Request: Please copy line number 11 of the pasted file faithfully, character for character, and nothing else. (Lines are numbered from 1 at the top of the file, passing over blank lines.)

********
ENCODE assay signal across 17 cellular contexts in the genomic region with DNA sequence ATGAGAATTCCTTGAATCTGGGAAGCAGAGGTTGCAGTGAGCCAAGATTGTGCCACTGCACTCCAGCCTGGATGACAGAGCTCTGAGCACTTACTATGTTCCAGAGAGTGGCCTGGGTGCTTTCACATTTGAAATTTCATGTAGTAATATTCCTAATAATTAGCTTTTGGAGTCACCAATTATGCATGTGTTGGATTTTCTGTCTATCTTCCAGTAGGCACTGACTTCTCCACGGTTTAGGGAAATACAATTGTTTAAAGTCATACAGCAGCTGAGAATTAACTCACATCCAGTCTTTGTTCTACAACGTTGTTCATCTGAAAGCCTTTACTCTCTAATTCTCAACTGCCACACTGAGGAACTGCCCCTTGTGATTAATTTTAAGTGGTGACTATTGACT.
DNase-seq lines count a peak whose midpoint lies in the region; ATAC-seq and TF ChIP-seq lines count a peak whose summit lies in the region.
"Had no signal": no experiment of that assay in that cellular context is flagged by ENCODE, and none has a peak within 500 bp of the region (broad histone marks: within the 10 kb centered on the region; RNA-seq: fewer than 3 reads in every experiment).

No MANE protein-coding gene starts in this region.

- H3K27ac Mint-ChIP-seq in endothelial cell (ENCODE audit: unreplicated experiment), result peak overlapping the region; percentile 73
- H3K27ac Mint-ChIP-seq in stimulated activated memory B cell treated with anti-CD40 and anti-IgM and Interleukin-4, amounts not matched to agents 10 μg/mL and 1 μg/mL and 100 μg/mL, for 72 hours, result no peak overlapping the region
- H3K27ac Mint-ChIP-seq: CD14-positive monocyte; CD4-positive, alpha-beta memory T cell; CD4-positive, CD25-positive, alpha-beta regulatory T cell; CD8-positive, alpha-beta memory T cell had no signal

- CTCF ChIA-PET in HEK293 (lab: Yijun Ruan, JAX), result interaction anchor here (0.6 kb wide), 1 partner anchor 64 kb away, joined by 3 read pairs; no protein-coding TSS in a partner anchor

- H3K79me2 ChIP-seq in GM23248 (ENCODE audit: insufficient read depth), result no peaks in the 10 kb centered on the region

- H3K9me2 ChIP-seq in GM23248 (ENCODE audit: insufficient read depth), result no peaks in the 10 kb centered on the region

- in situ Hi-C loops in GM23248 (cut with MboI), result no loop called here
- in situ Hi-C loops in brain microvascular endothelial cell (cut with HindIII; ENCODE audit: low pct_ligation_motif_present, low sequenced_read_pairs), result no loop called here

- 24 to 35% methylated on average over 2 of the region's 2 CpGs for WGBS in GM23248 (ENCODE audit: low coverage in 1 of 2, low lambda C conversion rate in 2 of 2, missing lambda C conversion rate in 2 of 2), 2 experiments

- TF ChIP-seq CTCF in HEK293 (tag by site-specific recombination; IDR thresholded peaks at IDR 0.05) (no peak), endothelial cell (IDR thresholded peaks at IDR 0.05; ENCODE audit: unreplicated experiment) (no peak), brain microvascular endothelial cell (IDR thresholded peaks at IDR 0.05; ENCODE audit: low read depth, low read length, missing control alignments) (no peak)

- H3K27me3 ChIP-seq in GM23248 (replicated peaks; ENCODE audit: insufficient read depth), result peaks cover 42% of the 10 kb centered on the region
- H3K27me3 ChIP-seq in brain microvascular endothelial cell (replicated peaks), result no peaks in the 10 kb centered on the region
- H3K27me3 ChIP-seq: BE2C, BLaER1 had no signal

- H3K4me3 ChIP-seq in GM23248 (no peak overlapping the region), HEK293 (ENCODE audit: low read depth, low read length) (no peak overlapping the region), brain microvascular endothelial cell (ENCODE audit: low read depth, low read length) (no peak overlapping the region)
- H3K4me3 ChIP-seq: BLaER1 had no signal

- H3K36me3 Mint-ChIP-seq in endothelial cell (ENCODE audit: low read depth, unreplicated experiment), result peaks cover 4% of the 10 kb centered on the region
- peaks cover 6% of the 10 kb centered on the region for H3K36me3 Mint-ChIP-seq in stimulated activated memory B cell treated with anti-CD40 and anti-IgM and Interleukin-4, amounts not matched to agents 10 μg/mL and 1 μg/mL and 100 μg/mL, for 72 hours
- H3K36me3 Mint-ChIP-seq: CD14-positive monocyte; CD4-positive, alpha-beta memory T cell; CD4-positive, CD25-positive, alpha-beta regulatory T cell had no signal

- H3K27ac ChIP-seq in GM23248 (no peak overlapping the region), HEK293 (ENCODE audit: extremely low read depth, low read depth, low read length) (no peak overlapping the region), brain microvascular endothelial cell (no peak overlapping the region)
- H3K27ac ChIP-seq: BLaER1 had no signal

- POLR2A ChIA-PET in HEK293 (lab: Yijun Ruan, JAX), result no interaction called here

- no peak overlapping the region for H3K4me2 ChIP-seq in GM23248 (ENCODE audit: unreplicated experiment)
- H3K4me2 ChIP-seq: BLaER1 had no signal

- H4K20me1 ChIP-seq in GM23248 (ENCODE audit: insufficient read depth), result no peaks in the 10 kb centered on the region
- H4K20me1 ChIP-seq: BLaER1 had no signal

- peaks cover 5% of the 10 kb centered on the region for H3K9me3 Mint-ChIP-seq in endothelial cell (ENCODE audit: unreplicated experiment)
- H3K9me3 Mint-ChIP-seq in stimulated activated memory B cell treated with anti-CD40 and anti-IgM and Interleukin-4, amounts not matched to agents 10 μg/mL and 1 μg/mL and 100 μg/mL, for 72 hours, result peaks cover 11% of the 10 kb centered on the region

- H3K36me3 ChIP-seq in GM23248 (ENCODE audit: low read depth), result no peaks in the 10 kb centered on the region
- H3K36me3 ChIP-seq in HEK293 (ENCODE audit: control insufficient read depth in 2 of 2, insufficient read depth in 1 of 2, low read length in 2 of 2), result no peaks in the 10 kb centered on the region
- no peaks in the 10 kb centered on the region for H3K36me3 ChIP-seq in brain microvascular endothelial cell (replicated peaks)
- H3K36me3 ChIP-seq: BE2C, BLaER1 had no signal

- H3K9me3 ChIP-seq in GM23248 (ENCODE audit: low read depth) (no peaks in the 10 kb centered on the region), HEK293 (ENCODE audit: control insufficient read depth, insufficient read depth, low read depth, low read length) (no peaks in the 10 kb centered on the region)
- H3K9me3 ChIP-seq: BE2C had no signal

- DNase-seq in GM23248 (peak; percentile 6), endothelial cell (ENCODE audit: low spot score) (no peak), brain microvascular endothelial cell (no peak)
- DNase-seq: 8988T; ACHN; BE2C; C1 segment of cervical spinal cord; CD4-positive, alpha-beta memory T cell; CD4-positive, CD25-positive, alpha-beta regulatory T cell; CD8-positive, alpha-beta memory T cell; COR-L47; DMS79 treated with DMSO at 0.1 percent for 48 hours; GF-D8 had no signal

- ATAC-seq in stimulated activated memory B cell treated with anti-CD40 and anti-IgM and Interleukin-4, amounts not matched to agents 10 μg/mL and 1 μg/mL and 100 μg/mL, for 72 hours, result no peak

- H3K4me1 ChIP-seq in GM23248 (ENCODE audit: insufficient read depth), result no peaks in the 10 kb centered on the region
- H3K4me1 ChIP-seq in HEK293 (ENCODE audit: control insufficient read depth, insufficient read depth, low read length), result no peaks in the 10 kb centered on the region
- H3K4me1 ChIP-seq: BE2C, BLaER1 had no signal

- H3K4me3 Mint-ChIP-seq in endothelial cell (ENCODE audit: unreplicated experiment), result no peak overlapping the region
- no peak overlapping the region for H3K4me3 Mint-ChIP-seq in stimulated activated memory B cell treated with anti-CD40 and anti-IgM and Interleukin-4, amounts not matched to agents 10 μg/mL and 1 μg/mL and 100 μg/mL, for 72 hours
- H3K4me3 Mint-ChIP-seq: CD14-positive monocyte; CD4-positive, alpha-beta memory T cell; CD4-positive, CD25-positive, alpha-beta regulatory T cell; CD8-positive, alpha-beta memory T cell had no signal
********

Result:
- in situ Hi-C loops in GM23248 (cut with MboI), result no loop called here